Lychees are part of the soapberry family (Sapindaceae) which includes plants such as the horse chestnut, the maple and that Caribbean favourite, the ackee. Many of them contain saponins, which are mildly toxic and have soap-like qualities. However, both lychee and ackee fruit also contain unusual amino acids that can cause hypoglycaemia and encephalopathy in children. This has been known for a long time in the Caribbean, and the ackee-related disease is known as Jamaican Vomiting Sickness – in these islands, and in Africa, people are careful about not eating unripe fruit where the concentrations of these chemicals are highest, and have a much better understanding of how to prepare the fruit. However, India has recently become the largest producer of lychees outside of China, and undernourished children who come across fallen, damaged or unripe fruit are most at risk. If the disease is caught early enough it can be treated, but for the longest time outbreaks have been blamed on everything from pesticides to a new neotropical virus. Doctors are keen to work with producers to find the varieties, soils and cultivation methods that result in the plant containing less of the dangerous chemicals. A portion of lychees also contains 88% of an adult’s daily requirement for Vitamin C, so it’s clear that there are benefits to be had.
So, having got some lychees, what do you do with them? My advice, especially if you’re in a country that grows its own, is to eat them as they come (though don’t overindulge if you’re prone to blood sugar problems). As always, though, the internet has some suggestions. Here, for example, is a link to lycheesonline, a veritable cornucopia of lychee recipes (including cocktails). Lychee custard tart, anyone? If you can only get the tinned fruit (and let’s face it, that’s how they come for most of us), here is a recipe for coconut pudding with lychee and mango salad that would slip down very nicely.
Or maybe a frozen lychee cheesecake?
Historically, lychees have been used medicinally to treat complaints of the stomach and lungs. However, whenever I research the medical uses of plants of all kinds, I come across a whole mire of misinformation. One site says that the skins of lychees can be used to treat smallpox. Another recommends that it be used to treat diabetes (interesting when we consider the fruit’s hypoglycaemic effects). So, as always, I would be extremely careful when using the internet for treatments. I do believe that plants can help us, but I think there is a lot of duplicated and unhelpful, and sometimes even dangerous stuff out there. I know that I don’t have to tell you lovely people to be careful, but our society as a whole seems to have people who disbelieve everything in the mainstream media while believing whatever nonsense someone has posted on a Facebook page.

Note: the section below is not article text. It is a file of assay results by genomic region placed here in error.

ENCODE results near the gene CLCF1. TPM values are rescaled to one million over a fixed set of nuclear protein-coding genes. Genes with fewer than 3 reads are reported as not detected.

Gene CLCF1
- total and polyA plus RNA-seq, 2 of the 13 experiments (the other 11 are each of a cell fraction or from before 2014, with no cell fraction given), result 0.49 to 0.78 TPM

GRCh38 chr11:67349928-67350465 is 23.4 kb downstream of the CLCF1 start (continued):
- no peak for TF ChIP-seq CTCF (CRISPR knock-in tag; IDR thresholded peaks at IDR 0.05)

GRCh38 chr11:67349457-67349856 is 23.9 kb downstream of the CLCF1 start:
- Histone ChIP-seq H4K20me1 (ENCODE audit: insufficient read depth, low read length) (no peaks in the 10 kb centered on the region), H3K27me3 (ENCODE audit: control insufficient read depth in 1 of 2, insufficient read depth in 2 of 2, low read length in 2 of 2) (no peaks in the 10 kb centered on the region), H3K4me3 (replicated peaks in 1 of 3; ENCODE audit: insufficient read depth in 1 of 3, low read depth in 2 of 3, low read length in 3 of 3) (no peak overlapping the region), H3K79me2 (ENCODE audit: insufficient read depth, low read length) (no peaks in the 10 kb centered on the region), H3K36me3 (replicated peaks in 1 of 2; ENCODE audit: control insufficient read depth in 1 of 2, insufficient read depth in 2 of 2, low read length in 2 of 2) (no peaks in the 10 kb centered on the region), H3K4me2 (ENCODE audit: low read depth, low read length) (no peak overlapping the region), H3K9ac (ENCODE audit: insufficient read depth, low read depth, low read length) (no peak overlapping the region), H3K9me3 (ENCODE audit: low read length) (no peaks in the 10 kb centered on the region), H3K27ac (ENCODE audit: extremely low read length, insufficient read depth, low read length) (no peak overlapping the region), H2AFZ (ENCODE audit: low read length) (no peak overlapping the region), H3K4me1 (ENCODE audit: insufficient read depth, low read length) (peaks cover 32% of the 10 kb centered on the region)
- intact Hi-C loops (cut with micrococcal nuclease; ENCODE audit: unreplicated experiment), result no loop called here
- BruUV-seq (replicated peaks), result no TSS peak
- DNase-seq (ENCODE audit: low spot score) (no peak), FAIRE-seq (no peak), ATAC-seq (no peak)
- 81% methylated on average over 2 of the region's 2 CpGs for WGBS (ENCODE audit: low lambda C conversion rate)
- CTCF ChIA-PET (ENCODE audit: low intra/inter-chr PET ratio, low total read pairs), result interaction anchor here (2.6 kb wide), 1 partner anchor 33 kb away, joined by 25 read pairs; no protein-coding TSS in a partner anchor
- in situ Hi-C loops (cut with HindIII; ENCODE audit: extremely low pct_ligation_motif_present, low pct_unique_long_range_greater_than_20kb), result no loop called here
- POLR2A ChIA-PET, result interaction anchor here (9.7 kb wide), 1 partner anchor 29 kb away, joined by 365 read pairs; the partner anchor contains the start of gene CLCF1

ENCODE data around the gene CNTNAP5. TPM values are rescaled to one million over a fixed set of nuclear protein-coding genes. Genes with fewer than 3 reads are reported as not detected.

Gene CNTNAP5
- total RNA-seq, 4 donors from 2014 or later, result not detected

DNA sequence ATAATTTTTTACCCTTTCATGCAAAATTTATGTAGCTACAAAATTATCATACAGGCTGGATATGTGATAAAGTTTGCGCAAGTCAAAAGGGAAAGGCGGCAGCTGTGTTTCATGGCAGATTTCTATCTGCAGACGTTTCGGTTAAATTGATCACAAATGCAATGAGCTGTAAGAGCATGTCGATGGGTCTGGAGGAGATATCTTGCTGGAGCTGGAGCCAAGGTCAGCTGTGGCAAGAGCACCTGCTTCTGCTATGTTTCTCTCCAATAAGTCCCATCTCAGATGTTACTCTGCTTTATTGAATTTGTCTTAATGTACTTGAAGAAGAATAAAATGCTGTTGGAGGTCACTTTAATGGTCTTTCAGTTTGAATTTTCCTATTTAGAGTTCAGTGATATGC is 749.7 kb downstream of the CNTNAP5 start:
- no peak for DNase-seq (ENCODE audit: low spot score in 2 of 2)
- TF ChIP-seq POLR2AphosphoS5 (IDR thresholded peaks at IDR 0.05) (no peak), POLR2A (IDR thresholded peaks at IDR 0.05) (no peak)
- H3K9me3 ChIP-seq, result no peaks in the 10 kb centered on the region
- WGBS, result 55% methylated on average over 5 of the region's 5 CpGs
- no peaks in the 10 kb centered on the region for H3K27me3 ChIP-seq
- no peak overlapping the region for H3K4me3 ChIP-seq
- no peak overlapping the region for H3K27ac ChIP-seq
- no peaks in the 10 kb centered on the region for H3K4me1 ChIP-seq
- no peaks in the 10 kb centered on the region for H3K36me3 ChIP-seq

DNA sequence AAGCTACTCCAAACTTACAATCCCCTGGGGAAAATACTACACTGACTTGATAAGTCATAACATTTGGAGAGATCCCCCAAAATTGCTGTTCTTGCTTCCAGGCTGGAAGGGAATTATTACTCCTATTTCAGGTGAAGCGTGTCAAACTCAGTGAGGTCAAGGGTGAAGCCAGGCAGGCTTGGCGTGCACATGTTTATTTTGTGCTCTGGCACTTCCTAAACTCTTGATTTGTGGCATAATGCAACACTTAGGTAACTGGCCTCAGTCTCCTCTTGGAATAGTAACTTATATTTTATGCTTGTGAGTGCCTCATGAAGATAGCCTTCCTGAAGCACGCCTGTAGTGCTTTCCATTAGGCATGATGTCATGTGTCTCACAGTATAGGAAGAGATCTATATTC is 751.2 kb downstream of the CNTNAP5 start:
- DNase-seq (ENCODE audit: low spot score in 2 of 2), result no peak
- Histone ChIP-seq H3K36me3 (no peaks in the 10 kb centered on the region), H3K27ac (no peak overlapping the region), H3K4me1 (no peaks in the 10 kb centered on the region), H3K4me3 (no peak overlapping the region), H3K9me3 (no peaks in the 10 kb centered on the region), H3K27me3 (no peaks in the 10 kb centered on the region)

But, as usual, I digress.
Of course, there is something strange about eating lychees (in this case, from South Africa) while fog swirls around the streets of East Finchley and I’m swathed in the biggest scarf that I own. I am sure that, growing up, I would never have seen a fresh lychee. Tangerines were a Christmas treat, not something that was available all year round. Our tiny pleasures have a global impact, and our international, out-of-season habits have a price. In years to come, will eating strawberries from Chile in December, or asparagus from Peru, be as socially distasteful as, say, smoking in a restaurant or driving while drunk? I was moved by this thoughtful poem by Adrienne Su, who makes the direct comparison between the Emperor’s concubine and our brimming supermarkets. What do you think?